In the Monticello Park neighborhood, Phoebe Jones has also been busy. She initially made a few masks for her family, friends and neighbors in need but soon had dozens of requests to make more. By the end of the first day, Jones had more than 145 mask requests, she said. She’s now made more than 320 masks.

“I was overwhelmed by the response,” Jones said. “It was then that I realized how much of a need there really was. I had messages from pregnant women, from [seniors], from people who were scared to go to work, from many that had ordered online but wouldn’t receive their masks until June. I decided to just keep making and donating as many as I could.”

Businesses are also finding ways to contribute.

At The Dog Store in Del Ray, Annabell Bivens began making masks for her coworkers. When customers saw them wearing the masks, they asked if they were available to buy. Bivens and another coworker got to work sewing masks, including some with “fun” patterns that would be less “scary” to children, and began selling them for $12.99.

The Dog Store owner Paul Haire also owns Your Dog’s Best Friends, a daycare on Richmond Highway that has experienced some slowdown due to the virus. Haire is allowing the dog daycare workers to fill their spare time by cutting fabric and elastic to speed up Bivens’ mask production.

AHA Volunteer Gretchen Klimoski shows off the masks she has made. (Courtesy Photo)

Last month, the Little Theatre of Alexandria cancelled the remaining performances of “Moonlight and Magnolias” and all other productions through June 2020. With the curtains closed, LTA Governor for Artistic Support Susan Boyd offered the theater’s fabric and sewing supplies to any LTA members wanting to make masks.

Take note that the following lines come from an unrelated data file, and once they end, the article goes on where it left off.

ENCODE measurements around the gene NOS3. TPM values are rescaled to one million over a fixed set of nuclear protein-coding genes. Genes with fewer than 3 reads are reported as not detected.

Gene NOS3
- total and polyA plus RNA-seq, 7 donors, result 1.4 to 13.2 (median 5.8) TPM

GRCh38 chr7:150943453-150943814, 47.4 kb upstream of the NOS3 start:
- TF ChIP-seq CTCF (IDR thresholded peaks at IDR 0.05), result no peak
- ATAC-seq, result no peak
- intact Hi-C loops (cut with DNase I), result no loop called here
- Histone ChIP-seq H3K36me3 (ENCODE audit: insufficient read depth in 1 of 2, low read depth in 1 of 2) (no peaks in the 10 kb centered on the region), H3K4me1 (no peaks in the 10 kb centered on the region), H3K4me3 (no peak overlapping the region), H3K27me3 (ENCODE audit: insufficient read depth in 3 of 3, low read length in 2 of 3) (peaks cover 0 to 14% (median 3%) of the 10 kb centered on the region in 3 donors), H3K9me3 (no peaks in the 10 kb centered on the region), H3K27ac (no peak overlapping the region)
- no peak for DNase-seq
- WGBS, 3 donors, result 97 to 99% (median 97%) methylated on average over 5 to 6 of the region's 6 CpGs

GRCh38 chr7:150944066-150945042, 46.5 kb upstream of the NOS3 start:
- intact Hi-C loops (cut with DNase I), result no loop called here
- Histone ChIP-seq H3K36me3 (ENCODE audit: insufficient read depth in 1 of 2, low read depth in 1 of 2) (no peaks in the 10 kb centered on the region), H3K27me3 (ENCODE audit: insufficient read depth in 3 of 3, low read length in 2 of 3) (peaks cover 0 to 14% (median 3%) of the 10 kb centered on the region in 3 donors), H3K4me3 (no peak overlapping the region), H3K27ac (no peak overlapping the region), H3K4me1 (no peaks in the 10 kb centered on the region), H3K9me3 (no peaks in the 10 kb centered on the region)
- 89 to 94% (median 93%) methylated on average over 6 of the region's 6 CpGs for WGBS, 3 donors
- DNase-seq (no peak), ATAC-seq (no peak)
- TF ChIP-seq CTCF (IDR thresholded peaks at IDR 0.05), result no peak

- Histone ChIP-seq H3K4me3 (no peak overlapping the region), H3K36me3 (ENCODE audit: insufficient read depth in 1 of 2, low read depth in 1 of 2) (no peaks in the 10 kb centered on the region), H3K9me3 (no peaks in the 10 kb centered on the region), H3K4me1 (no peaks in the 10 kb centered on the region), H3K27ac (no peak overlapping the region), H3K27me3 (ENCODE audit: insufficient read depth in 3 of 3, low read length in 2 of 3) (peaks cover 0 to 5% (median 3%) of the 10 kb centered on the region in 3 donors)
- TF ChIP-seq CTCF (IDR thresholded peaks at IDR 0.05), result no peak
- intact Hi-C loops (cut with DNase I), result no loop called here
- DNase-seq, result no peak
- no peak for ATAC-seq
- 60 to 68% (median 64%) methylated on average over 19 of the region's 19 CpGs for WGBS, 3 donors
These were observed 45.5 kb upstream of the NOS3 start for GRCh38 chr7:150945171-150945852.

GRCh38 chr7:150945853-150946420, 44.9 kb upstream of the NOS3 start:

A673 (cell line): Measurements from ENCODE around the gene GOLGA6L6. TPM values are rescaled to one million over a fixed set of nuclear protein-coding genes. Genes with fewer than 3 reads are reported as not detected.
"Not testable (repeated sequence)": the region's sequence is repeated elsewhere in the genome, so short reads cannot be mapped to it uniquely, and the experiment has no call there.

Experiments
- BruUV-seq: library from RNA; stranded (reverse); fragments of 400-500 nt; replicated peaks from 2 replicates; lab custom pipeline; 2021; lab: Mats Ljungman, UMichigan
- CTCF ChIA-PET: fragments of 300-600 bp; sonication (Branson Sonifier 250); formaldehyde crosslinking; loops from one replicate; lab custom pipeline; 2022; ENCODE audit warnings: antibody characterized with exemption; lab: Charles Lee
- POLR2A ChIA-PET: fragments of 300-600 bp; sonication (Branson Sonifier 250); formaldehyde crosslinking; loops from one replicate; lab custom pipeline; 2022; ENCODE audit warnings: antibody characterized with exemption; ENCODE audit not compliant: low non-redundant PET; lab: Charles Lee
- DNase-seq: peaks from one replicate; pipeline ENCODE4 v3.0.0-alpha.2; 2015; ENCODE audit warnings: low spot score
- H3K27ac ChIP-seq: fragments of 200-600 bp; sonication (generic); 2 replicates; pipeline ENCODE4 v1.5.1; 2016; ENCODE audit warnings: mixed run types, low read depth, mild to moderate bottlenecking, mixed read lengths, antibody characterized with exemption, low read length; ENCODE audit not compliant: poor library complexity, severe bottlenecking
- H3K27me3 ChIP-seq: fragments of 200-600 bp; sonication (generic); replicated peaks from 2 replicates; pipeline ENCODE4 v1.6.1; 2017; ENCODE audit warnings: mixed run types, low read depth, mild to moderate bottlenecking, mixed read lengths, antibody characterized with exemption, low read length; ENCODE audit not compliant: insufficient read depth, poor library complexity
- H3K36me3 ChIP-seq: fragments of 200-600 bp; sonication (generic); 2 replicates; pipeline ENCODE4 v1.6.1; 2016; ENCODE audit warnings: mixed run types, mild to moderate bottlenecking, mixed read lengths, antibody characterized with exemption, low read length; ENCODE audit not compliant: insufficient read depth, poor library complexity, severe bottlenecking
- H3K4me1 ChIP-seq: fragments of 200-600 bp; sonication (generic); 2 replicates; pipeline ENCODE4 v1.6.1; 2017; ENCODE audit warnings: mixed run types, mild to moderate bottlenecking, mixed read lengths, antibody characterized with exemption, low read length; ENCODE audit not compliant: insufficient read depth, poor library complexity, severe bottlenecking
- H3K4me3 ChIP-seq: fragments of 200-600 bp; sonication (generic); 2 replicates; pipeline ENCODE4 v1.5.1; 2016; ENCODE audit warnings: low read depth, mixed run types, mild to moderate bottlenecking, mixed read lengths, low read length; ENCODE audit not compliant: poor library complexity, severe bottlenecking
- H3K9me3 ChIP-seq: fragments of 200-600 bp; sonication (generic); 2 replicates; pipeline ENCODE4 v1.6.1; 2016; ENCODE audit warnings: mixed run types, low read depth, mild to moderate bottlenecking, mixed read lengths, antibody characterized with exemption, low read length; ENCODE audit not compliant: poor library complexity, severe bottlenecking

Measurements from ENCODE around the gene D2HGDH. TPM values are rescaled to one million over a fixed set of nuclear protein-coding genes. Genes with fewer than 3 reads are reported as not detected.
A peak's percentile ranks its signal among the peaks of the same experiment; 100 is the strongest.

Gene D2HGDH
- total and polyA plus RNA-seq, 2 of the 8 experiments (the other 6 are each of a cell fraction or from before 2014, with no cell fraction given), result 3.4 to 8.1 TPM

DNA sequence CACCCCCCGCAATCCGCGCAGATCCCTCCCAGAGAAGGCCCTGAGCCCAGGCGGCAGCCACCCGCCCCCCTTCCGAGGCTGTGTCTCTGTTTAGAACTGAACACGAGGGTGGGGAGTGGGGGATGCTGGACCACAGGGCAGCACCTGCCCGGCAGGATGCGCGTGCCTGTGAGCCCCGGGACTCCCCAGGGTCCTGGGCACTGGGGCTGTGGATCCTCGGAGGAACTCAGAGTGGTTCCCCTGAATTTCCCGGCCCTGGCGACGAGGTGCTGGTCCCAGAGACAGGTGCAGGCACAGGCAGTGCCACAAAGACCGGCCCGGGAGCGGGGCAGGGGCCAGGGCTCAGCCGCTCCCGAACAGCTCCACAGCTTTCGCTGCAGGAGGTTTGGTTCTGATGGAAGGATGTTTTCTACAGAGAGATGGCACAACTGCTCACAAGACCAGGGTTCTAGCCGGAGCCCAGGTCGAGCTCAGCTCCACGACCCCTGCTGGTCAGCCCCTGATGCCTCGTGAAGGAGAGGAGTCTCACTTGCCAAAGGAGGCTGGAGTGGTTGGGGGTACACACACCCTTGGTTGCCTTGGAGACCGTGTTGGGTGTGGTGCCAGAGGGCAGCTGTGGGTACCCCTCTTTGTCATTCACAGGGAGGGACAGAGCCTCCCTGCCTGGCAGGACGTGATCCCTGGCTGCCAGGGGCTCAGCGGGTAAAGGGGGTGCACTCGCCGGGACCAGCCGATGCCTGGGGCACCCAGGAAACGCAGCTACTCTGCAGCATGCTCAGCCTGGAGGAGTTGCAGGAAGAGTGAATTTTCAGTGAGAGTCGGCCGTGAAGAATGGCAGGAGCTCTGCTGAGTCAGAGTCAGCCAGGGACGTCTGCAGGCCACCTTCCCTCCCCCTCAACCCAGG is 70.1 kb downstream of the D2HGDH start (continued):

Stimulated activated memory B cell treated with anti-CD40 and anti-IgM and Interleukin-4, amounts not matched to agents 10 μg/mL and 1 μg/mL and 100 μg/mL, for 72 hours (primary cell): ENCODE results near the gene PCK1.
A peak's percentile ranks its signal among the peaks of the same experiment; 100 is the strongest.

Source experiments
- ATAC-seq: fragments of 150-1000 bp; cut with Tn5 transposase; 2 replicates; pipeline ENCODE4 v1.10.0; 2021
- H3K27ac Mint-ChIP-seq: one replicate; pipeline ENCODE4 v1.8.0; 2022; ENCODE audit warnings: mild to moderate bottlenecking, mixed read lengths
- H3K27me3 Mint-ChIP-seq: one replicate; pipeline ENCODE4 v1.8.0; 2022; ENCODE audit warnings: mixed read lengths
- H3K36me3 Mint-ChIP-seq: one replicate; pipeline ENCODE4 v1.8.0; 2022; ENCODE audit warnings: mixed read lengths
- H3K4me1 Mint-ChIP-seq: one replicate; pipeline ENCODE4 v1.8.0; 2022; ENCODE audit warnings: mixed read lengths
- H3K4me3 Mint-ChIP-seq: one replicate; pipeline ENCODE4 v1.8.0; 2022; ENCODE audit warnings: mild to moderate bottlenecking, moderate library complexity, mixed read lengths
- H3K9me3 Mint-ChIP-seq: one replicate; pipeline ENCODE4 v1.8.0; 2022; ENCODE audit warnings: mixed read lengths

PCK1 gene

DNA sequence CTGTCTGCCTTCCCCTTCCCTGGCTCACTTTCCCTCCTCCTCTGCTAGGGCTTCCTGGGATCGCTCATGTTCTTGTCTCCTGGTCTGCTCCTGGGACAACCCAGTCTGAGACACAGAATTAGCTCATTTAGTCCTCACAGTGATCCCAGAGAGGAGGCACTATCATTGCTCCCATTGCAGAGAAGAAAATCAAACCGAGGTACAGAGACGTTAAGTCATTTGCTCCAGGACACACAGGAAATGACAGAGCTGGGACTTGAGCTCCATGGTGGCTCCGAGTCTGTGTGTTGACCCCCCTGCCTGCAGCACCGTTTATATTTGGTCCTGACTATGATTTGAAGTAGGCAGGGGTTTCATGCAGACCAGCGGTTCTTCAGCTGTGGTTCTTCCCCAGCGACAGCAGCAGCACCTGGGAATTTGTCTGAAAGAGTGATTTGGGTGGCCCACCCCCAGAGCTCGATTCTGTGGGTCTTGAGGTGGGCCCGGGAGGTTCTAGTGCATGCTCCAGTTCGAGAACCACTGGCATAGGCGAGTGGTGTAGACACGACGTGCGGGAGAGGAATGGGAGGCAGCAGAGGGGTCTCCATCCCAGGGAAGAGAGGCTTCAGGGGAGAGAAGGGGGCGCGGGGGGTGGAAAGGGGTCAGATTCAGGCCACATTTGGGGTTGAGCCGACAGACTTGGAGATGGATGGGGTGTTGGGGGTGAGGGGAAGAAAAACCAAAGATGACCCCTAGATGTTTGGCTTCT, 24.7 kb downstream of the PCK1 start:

Kit Sibley and Jean Schlichting, frequent costumers at the theater, accepted the offer and began making masks. They have made about 75 masks each, for their families, friends and neighbors. Sibley gave some to her neighbor, a nurse at Washington Hospital Center in the District, for her and her staff. They also assisted some neighborhood students with a community service project leading to hundreds of additional requests on Nextdoor.

“We wanted to do what we could at the theater at this time,” Boyd said. “We can’t put on a show, we can’t congregate to rehearse a show or stage a show or do anything really. So we’re trying to give back to the community as best we can under the circumstances.”

At Home in Alexandria, a nonprofit wellness organization for seniors 55 and older, is now able to offer their members free masks thanks to the donations of a handful of AHA volunteers. Each volunteer decided to make masks for the cause on their own without any direction, AHA Executive Director Cele Garrett said. The organization has 230 members and has accepted 60 masks from their volunteers.

“I never asked the first volunteer to do it,” Garrett said. “They just offered it up because they’re worried. They know our members, they work with them all the time and they’re worried about them. A lot of them are members themselves.”

Although masks may be associated with the fear the coronavirus has instilled in the world, bright and uplifting patterns might be a reminder of the friendly faces behind the masks, a reminder of hope.

“It’s the latest little fashion statement,” Garrett said. “I’ve got some with pink and white polka dots, I got some with a flip flop motif … I mean, if you’re going to [wear] them, may as well make them cute, you know. I won’t be wearing lipstick for some time, so this is it.”

(Read more: Alexandria senior living facilities report COVID-19 outbreaks)